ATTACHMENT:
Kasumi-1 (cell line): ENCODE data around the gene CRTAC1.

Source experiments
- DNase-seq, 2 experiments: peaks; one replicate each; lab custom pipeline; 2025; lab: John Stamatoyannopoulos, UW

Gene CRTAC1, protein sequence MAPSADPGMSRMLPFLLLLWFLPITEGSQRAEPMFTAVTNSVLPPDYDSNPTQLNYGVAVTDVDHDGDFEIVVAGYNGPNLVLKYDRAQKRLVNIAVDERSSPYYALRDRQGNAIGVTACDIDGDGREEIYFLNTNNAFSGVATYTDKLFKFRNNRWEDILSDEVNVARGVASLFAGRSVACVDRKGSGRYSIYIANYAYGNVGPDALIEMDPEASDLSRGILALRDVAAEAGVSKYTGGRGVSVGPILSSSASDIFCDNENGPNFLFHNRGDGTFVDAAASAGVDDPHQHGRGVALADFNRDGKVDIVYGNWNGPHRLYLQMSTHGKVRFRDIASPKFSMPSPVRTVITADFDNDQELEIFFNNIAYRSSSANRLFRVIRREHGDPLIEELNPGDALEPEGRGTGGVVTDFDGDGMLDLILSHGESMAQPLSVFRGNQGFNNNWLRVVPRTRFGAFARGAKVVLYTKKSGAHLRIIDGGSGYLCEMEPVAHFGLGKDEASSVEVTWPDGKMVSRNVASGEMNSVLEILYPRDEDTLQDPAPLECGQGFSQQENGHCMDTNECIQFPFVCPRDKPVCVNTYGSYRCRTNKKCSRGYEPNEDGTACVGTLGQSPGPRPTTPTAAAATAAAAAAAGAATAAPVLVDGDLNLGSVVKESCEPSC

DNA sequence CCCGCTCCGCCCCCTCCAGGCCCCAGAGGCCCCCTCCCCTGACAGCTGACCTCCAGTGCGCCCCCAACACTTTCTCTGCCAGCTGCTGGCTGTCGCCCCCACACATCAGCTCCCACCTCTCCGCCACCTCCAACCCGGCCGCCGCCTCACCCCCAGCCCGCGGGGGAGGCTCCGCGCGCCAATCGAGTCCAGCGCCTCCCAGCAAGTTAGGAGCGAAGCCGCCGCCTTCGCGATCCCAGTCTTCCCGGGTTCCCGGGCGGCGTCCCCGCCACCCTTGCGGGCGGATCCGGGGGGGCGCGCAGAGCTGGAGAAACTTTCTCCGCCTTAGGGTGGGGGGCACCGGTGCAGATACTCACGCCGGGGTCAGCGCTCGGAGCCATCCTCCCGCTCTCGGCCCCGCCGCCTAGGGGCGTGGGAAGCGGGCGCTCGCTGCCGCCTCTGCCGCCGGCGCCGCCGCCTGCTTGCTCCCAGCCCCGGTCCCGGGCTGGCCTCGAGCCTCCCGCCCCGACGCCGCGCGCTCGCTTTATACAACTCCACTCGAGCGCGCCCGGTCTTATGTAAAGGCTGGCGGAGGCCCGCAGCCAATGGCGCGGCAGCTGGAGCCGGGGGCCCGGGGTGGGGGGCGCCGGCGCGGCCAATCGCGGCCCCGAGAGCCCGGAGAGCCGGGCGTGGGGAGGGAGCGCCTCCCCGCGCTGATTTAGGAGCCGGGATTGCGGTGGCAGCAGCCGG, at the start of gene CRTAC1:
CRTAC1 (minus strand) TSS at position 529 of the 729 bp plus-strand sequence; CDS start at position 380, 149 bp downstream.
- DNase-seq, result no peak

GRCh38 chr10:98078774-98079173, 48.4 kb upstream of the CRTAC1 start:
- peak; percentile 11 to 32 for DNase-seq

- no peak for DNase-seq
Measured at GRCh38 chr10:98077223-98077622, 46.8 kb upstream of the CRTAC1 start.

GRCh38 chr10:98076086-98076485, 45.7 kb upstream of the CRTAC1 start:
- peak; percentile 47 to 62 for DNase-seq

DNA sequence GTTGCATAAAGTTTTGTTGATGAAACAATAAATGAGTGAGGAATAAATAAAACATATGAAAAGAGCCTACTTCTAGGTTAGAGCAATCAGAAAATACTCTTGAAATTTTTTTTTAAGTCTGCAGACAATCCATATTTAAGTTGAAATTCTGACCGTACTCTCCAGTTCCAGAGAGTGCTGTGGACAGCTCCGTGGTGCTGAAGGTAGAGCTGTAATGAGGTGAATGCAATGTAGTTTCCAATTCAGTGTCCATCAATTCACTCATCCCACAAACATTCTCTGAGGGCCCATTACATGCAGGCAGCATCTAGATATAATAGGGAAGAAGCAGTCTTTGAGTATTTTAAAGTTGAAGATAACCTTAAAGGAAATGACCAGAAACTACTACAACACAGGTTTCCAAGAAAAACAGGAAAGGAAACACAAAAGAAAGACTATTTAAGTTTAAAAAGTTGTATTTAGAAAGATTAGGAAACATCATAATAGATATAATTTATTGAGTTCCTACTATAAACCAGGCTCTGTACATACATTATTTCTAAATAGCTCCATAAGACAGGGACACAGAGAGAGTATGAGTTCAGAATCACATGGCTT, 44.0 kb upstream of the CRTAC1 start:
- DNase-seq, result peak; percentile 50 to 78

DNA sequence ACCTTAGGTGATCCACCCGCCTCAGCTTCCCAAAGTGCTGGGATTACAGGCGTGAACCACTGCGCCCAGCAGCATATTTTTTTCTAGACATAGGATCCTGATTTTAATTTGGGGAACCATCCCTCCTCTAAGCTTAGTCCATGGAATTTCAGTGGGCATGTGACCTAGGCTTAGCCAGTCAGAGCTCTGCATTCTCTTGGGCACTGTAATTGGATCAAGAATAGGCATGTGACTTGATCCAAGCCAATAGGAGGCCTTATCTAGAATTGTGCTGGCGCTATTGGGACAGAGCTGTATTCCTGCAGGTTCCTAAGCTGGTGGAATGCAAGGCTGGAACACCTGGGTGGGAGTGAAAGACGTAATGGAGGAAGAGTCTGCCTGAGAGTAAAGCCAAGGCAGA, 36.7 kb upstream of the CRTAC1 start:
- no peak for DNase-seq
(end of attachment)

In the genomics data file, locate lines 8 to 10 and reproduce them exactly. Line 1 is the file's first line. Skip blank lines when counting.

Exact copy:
GRCh38 chr10:98078774-98079173, 48.4 kb upstream of the CRTAC1 start:
- peak; percentile 11 to 32 for DNase-seq

- no peak for DNase-seq